15. Tropical Water Vapor and Cloud Feedbacks in Climate Models: A Further Assessment Using Coupled Simulations

    E-Print Network [OSTI]

    Sun, Dezheng

    ). A small change in these radiative effects of water vapor and clouds can either offset or greatly amplify global warming, we find no significant correlation between the inter-model variations in the cloud albedo feedback during ENSO and the inter-model variations in the cloud albedo feedback during global warming

  16. Feedback from the first stars and galaxies and its influence on structure formation

    E-Print Network [OSTI]

    Benedetta Ciardi

    2007-09-10T23:59:59.000Z

    Once the first sources have formed, their mass deposition, energy injection and emitted radiation can deeply affect the subsequent galaxy formation process and influence the evolution of the IGM via a number of so-called feedback effects. The word 'feedback' is by far one of the most used in modern cosmology, where it is applied to a vast range of situations and astrophysical objects. Generally speaking, the concept of feedback invokes a back reaction of a process on itself or on the causes that have produced it. The character of feedback can be either negative or positive. Here, I will review the present status of investigation of the feedback effects from the first stars and galaxies.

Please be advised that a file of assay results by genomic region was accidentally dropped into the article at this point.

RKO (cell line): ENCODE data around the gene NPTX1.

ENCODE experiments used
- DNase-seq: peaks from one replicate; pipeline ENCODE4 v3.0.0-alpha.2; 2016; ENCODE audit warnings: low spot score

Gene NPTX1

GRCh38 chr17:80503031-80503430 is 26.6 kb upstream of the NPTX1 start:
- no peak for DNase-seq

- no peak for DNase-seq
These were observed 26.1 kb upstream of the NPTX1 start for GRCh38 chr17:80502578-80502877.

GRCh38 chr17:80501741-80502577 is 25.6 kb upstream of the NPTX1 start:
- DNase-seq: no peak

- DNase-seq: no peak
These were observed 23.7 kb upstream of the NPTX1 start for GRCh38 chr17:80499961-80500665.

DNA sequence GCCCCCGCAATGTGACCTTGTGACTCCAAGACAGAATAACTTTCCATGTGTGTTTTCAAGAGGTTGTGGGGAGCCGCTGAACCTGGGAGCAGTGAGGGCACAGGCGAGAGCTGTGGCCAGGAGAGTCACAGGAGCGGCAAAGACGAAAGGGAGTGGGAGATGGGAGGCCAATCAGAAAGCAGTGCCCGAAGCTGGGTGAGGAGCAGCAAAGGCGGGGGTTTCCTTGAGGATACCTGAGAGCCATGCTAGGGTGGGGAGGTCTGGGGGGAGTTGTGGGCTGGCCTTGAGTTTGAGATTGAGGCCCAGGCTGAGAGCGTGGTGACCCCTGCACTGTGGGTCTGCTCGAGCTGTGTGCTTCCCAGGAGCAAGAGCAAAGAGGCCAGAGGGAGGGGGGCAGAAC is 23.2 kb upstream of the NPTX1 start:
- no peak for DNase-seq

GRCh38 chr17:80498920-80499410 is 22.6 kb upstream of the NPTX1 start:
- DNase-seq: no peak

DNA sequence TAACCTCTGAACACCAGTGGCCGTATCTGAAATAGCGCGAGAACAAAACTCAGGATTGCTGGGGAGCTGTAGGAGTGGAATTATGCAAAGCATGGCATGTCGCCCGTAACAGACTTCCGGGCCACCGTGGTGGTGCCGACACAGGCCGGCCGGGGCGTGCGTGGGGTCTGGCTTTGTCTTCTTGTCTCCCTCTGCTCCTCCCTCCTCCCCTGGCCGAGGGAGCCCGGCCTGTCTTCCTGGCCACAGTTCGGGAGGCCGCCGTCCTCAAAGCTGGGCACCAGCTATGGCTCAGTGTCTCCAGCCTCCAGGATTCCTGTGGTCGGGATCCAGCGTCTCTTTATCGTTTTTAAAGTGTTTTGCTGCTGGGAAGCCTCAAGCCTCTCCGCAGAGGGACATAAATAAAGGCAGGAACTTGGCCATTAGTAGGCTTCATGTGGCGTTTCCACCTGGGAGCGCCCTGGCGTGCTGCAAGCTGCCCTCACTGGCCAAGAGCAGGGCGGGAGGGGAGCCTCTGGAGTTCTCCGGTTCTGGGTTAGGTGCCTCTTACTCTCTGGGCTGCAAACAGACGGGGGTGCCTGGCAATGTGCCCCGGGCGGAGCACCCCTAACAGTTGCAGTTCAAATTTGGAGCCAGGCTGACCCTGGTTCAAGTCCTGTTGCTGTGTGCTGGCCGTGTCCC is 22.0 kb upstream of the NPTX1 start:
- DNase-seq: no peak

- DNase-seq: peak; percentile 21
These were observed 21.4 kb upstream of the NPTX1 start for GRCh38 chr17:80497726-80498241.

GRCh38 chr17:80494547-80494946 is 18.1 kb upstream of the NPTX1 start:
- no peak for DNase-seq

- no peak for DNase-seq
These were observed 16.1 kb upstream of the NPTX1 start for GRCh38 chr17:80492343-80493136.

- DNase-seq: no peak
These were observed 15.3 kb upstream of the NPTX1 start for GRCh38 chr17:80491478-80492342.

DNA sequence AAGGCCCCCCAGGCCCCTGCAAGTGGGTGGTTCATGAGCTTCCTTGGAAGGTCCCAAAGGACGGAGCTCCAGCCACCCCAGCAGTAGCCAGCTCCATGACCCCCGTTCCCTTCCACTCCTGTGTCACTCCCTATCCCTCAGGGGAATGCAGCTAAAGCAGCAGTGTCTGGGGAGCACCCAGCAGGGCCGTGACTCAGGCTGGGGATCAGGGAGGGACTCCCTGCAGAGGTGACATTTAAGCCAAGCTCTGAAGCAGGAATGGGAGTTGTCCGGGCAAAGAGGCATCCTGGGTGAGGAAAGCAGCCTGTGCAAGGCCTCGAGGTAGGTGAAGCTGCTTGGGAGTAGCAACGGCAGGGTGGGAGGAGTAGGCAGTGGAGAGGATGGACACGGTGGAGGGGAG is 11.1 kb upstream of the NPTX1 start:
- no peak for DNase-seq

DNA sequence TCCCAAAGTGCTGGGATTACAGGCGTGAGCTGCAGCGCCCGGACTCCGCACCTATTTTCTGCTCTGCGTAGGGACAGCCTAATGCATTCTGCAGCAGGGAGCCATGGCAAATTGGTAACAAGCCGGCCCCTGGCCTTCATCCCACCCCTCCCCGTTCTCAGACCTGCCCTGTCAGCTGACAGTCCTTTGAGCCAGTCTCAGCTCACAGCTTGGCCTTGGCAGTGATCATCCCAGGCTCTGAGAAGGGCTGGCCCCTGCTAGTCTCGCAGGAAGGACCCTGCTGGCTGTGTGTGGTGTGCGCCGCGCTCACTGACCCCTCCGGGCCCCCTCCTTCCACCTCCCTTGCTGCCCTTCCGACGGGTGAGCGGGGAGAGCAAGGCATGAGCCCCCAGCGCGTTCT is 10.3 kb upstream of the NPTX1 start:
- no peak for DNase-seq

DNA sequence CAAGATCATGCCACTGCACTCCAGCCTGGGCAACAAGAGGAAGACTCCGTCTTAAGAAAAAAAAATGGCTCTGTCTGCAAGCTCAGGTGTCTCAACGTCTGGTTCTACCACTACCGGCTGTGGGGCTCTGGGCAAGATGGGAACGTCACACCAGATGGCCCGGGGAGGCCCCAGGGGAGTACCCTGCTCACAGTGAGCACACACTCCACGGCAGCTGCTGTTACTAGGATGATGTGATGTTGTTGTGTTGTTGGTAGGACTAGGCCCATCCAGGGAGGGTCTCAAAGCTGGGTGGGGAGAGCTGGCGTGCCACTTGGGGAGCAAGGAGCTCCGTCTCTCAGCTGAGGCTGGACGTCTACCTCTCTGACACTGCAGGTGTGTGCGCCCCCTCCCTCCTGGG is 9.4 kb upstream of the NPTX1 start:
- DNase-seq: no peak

17. A feedback compression star formation model and the black hole - bulge relations

    E-Print Network [OSTI]

    Bing-Xiao Xu; Xue-Bing Wu

    2007-06-05T23:59:59.000Z

    We present a "feedback compression" model to describe the galactic spheroid formation and its relation with the central nuclear activity. We suggest that the star formation itself can serve as the "positive feedback" in some extremely dense region to trigger the starburst. The star formation rate as well as the related stellar feedback-induced turbulence will be maximized under the regulation of the background dark halo's gravity. There is also stellar feedback acting inward to confine and obscure the central black hole (BH) till the BH grows sufficiently large to satisfy a balance condition between the accretion disk wind and the inward stellar feedback. The extremely vigorous star formation activity, the BH - bulge relations, the maximum velocity dispersion as well as the maximum BH mass are investigated based on such scenario, and are found to be consistent with observations.